RELATED FAQS
  1. What is the formula for calculating return on investment (ROI) in Excel?

    Find out more about return on investment (ROI) and the formula used for calculating return on investment for a company in ... Read Answer >>
  2. How do you use DCF for real estate valuation?

    Learn how discounted cash flow analysis is used for real estate valuation and the various factors that go into calculating ... Read Answer >>
  3. How can I make equity investments in real estate?

    Invest in real estate equity through buying and selling real property or through other more liquid investments like real ... Read Answer >>
Related Articles
  1. Investing

    How to Calculate ROI for Real Estate Investments

    Calculating return on real estate investments can be difficult. We help you figure it out.
  2. Investing

    How to Calculate the ROI of Rental Property

    The return on a real estate investment can vary greatly, depending on how much of the building you own.
  3. Financial Advisor

    How To Calculate Return On Investment (ROI)

    Return on investment allows an investor to evaluate the performance of an investment and compare it to others in his or her portfolio. Find out how to calculate ROI and how to use to your advantage. ...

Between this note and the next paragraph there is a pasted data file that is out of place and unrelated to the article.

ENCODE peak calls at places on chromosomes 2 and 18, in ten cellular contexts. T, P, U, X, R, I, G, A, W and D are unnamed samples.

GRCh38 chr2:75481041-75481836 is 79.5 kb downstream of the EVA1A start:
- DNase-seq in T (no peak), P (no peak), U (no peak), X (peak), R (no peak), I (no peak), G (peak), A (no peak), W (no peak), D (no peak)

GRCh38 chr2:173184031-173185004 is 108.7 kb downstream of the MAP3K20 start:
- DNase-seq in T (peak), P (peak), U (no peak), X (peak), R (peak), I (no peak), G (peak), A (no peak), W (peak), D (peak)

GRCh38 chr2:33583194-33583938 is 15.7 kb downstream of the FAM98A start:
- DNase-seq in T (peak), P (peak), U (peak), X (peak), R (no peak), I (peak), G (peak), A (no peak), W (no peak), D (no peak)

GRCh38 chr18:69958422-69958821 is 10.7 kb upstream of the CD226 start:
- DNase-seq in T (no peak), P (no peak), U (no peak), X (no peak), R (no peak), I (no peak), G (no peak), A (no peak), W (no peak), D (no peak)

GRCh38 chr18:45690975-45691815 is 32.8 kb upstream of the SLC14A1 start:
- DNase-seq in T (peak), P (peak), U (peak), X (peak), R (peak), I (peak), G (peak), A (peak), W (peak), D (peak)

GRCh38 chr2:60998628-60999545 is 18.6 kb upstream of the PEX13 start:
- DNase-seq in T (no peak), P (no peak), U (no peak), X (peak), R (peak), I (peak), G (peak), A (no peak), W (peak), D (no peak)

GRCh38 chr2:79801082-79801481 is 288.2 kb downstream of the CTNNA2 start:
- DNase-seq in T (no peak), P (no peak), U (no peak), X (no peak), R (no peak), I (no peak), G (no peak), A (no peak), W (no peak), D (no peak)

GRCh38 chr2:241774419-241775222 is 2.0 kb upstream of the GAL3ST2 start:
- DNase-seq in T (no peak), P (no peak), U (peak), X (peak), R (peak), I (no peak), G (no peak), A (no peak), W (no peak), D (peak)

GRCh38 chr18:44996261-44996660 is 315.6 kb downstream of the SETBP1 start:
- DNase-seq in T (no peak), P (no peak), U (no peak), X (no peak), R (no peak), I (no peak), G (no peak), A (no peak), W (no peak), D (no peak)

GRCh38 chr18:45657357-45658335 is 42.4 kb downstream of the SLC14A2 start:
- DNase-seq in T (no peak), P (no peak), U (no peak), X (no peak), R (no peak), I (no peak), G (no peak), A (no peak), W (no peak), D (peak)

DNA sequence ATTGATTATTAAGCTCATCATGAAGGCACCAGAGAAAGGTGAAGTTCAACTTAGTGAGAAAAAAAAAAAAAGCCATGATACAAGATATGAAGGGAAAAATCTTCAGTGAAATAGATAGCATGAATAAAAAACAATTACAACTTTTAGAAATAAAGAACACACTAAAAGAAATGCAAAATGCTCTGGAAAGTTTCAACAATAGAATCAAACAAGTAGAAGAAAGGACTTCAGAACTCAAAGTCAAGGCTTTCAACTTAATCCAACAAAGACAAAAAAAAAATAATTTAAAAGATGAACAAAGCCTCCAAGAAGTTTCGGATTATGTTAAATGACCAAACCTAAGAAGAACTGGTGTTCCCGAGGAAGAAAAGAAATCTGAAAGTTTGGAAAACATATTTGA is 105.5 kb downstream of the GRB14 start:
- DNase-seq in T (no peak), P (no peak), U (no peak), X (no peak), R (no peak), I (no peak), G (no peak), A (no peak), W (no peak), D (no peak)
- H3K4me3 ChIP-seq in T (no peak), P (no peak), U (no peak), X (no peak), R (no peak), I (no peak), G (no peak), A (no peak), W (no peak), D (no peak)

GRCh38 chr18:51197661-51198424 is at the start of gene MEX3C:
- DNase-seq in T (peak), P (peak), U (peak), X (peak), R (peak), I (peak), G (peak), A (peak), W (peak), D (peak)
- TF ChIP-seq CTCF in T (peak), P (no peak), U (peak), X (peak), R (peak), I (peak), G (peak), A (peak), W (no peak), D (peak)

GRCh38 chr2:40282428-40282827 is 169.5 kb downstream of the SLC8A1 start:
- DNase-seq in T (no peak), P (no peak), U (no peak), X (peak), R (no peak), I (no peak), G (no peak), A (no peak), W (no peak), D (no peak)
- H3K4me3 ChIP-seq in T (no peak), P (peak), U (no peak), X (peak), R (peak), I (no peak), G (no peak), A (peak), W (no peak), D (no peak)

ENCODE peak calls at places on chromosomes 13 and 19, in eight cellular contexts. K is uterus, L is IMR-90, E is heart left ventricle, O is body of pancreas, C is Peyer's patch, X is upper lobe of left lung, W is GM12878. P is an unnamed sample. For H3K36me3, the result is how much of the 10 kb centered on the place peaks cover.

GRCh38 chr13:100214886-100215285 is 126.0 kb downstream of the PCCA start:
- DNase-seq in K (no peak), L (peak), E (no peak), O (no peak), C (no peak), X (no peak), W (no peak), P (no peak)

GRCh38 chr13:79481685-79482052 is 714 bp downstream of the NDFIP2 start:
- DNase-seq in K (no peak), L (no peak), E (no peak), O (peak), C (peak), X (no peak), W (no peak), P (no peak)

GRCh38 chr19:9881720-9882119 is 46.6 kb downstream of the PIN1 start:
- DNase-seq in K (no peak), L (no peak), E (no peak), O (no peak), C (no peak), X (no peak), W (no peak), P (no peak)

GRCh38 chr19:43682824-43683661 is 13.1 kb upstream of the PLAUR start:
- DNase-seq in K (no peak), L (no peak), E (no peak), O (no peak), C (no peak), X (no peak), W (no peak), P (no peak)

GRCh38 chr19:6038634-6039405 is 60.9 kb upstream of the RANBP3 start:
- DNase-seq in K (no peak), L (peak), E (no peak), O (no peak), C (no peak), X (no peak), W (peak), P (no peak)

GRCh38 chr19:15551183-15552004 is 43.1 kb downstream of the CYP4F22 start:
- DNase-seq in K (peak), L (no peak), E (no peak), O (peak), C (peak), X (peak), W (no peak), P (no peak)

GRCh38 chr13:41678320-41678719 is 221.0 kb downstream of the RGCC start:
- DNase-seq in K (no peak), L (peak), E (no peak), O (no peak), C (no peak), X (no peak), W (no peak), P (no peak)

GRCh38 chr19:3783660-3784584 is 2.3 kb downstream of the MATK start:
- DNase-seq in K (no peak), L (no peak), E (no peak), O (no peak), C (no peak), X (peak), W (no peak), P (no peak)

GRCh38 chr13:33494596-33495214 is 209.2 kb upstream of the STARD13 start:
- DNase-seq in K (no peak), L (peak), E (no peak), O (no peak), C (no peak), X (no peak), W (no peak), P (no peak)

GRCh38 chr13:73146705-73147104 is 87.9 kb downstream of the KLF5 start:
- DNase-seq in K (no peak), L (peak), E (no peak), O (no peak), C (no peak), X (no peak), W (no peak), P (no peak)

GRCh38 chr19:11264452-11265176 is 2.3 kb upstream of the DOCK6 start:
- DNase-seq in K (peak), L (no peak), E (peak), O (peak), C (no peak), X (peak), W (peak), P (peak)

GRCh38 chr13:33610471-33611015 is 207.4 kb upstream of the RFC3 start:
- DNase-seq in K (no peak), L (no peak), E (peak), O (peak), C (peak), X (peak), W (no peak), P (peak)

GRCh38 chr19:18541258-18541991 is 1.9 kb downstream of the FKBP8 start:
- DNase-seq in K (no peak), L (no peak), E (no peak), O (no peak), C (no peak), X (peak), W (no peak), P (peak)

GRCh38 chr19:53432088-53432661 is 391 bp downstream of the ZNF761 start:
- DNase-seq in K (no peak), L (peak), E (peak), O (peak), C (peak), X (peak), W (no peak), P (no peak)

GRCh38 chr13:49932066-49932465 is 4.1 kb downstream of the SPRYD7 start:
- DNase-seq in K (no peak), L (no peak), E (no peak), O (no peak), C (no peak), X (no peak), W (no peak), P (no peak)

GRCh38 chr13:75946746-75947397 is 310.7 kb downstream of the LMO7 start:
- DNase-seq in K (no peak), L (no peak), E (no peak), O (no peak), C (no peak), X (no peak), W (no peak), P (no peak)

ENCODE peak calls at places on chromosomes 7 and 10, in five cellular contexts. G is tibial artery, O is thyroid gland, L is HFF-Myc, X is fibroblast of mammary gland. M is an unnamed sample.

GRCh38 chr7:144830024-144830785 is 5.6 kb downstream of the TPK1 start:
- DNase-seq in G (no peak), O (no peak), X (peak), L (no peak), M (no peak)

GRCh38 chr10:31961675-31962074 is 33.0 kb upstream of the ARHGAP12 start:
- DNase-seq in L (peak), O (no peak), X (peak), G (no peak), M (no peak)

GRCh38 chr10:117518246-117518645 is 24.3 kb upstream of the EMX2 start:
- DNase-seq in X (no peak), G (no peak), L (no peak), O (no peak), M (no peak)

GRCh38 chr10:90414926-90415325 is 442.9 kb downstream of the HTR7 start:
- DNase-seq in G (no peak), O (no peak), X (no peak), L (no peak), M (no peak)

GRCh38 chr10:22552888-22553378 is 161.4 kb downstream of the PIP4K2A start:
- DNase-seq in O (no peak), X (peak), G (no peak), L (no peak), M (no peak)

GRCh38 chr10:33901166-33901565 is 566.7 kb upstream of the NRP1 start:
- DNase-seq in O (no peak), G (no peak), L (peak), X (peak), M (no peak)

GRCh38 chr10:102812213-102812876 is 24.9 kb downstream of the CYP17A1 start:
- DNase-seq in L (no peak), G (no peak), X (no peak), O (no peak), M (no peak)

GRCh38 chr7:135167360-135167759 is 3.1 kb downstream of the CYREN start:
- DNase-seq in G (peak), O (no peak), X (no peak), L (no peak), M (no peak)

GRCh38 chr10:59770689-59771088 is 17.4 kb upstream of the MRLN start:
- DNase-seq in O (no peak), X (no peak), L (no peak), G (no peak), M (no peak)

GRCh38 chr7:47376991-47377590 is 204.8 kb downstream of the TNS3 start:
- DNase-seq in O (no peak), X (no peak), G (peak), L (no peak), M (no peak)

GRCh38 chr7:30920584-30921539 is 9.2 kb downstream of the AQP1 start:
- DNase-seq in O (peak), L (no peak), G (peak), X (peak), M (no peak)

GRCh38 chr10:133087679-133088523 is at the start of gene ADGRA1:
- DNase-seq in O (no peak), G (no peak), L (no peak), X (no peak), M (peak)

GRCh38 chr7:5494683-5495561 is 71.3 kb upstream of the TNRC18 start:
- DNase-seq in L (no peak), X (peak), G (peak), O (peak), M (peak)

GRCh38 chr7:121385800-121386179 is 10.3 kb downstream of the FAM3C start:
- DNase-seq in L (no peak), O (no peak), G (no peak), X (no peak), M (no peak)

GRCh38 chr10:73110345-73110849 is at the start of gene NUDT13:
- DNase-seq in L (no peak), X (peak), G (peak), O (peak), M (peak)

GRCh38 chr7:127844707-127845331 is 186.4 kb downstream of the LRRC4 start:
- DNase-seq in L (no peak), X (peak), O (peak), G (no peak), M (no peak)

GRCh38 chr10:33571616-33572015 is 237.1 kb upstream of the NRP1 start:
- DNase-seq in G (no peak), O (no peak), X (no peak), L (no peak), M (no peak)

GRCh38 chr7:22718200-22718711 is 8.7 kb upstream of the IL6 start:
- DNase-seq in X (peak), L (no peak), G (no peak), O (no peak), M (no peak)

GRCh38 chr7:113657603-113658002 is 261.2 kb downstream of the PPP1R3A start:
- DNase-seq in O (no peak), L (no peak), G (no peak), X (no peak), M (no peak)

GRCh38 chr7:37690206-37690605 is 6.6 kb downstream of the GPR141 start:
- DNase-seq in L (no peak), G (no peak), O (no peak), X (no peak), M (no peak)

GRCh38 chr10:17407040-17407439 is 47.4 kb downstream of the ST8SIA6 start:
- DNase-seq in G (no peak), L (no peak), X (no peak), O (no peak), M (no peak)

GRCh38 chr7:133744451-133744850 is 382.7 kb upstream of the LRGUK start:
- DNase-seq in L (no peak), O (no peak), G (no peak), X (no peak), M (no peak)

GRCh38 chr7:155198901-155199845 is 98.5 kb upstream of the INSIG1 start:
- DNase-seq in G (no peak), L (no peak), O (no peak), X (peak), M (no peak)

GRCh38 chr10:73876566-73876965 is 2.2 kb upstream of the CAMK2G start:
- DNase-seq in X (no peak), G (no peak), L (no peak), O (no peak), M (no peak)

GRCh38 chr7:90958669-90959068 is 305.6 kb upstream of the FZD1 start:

4. Insights

    Movie Genres That Make The Most Money

    Success in Hollywood isn't just measured by ticket sales - development costs play a large part, too.
  5. Tech

    How to Calculate ROI in Excel

    Daniel Jassy, CFA, shows how to calculate ROI in Excel.
  6. Investing

    Return on Investment (ROI) Vs. Internal Rate of Return (IRR)

    Read about the similarities and differences between an investment's internal rate of return (IRR) and its return on investment (ROI).
  7. Investing

    3 Ways To Evaluate the Performance of Alternatives

    Learn about three ways to measure the performance of alternative investments. See how the commonly used Sharpe ratio has drawbacks in measuring volatility.
  8. Investing

    5 Stock Market Metrics Explained

    Learn how to evaluate a company's performance using metrics such as ROE, EPS and P/E ratio.